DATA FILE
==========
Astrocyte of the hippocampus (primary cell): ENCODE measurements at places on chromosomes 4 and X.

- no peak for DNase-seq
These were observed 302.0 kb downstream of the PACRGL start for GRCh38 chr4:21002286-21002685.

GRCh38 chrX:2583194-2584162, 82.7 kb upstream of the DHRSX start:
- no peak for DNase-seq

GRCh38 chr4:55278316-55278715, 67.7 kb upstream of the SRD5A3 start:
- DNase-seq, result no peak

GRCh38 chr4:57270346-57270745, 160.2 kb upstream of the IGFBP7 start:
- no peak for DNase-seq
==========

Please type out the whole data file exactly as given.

Astrocyte of the hippocampus (primary cell): ENCODE measurements at places on chromosomes 4 and X.

- no peak for DNase-seq
These were observed 302.0 kb downstream of the PACRGL start for GRCh38 chr4:21002286-21002685.

GRCh38 chrX:2583194-2584162, 82.7 kb upstream of the DHRSX start:
- no peak for DNase-seq

GRCh38 chr4:55278316-55278715, 67.7 kb upstream of the SRD5A3 start:
- DNase-seq, result no peak

GRCh38 chr4:57270346-57270745, 160.2 kb upstream of the IGFBP7 start:
- no peak for DNase-seq